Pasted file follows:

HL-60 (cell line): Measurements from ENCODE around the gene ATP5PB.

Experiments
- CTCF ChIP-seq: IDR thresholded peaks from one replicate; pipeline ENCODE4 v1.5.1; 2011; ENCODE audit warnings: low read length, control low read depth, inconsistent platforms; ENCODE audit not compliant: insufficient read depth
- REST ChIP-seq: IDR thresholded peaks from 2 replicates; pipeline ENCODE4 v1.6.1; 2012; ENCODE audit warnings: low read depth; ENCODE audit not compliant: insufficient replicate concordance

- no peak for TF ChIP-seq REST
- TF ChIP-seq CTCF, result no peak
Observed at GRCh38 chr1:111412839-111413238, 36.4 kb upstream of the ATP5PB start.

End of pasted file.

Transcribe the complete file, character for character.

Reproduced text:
HL-60 (cell line): Measurements from ENCODE around the gene ATP5PB.

Experiments
- CTCF ChIP-seq: IDR thresholded peaks from one replicate; pipeline ENCODE4 v1.5.1; 2011; ENCODE audit warnings: low read length, control low read depth, inconsistent platforms; ENCODE audit not compliant: insufficient read depth
- REST ChIP-seq: IDR thresholded peaks from 2 replicates; pipeline ENCODE4 v1.6.1; 2012; ENCODE audit warnings: low read depth; ENCODE audit not compliant: insufficient replicate concordance

- no peak for TF ChIP-seq REST
- TF ChIP-seq CTCF, result no peak
Observed at GRCh38 chr1:111412839-111413238, 36.4 kb upstream of the ATP5PB start.